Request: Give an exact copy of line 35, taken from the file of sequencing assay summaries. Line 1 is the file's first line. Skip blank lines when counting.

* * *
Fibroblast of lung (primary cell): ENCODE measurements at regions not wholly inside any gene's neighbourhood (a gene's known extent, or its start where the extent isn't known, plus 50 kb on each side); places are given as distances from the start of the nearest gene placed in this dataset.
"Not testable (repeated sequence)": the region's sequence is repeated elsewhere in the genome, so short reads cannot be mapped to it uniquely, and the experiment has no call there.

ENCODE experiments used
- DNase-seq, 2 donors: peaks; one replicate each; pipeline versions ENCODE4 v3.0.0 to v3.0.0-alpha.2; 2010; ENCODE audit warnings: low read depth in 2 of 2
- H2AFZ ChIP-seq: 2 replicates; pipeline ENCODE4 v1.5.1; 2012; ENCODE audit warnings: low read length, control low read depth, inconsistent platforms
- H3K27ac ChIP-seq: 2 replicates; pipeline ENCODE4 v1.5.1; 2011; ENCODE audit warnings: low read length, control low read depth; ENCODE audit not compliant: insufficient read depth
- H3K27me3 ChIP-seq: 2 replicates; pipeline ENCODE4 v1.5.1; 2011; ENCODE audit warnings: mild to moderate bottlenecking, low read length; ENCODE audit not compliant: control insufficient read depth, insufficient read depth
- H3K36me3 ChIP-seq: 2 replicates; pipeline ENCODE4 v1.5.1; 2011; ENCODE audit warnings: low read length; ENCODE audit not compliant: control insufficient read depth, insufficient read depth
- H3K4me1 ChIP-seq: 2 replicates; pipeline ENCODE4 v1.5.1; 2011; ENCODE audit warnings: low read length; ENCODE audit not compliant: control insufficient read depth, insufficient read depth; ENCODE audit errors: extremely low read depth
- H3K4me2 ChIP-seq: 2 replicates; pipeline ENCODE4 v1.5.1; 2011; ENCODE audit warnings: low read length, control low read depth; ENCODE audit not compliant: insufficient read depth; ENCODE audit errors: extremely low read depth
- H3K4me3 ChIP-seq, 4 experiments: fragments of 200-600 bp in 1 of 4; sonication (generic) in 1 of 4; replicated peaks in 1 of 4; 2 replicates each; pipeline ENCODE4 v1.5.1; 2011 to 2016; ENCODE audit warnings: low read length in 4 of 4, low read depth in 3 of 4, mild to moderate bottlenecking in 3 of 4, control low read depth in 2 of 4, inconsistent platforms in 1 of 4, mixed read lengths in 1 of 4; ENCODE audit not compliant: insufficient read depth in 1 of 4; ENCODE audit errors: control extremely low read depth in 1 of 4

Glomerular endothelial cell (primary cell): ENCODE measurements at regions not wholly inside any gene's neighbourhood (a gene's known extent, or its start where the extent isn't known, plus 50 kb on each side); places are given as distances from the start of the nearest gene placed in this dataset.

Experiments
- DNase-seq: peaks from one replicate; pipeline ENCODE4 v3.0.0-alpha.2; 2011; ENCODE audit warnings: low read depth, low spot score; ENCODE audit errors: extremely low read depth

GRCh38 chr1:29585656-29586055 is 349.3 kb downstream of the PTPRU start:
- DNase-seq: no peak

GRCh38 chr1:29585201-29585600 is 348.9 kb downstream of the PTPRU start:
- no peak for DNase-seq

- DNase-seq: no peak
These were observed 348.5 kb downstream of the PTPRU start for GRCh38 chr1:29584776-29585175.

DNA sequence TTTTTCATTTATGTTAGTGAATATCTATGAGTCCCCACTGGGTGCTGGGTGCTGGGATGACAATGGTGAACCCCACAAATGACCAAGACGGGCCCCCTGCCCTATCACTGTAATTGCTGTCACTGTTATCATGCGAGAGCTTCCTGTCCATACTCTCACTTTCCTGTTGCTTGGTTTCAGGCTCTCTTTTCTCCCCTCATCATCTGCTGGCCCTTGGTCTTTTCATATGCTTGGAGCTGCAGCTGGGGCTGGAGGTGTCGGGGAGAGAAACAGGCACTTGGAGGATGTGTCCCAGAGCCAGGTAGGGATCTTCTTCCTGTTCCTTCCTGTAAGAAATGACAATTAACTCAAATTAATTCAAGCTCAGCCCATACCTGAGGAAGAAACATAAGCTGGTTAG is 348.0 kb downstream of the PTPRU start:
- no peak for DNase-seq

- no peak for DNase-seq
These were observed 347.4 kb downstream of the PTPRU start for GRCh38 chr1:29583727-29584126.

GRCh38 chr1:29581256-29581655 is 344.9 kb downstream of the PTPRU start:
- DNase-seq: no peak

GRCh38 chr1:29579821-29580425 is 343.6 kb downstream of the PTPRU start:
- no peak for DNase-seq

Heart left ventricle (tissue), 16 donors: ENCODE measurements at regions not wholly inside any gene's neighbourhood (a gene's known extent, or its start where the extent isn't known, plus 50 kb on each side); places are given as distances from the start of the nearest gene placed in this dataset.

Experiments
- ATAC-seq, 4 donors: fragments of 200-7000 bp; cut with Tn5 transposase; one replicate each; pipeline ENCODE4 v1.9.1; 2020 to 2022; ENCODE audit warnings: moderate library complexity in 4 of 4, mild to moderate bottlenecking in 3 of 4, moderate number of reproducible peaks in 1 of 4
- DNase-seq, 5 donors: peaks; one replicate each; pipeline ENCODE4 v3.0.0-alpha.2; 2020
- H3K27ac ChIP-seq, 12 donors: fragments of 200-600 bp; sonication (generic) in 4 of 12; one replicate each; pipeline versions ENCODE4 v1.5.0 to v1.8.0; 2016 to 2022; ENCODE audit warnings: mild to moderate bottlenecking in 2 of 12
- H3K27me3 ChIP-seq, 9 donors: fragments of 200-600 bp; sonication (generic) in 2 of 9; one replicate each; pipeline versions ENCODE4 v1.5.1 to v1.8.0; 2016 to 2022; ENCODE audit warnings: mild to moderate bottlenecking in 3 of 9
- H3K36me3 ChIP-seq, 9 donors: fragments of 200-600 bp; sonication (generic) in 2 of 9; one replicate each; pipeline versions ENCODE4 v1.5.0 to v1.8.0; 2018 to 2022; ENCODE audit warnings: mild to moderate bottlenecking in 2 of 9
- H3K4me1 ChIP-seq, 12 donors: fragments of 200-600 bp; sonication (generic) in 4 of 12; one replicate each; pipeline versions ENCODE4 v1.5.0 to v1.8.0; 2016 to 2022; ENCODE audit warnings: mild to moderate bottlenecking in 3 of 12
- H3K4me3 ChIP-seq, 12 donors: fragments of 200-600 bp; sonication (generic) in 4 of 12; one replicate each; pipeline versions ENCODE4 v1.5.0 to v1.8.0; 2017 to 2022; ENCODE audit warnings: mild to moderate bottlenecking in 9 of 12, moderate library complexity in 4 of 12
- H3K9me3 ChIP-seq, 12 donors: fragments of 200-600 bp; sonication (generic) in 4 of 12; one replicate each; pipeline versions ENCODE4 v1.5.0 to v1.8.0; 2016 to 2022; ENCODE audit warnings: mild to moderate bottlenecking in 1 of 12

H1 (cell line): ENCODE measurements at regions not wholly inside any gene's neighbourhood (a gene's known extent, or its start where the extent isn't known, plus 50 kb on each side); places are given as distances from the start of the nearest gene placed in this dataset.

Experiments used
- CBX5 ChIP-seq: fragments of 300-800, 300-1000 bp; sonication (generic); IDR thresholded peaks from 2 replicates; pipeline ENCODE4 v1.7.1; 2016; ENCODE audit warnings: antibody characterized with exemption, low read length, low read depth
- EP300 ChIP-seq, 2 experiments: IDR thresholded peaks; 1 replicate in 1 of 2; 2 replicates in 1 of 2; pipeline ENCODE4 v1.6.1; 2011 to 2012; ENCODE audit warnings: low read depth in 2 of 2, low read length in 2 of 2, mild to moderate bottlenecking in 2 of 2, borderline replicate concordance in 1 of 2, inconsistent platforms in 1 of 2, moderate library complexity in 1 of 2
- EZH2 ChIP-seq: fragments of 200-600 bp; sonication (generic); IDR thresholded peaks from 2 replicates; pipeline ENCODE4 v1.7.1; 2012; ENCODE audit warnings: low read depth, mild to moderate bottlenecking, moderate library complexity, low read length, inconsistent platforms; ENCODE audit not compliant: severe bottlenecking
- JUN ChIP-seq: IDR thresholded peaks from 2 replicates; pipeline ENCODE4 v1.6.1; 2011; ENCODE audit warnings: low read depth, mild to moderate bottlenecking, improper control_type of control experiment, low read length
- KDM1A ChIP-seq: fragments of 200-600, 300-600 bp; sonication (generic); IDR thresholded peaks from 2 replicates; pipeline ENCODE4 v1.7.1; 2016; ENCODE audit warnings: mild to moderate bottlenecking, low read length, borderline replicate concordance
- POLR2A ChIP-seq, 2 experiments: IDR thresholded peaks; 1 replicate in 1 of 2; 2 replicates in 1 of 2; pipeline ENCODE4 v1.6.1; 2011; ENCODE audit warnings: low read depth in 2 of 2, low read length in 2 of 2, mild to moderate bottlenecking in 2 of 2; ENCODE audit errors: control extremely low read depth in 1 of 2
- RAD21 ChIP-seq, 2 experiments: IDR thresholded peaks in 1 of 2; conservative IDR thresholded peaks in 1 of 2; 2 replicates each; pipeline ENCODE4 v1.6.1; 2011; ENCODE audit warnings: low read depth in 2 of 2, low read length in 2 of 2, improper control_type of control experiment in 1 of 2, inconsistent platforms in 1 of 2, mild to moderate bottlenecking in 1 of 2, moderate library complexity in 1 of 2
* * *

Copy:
- H3K36me3 ChIP-seq, 9 donors: fragments of 200-600 bp; sonication (generic) in 2 of 9; one replicate each; pipeline versions ENCODE4 v1.5.0 to v1.8.0; 2018 to 2022; ENCODE audit warnings: mild to moderate bottlenecking in 2 of 9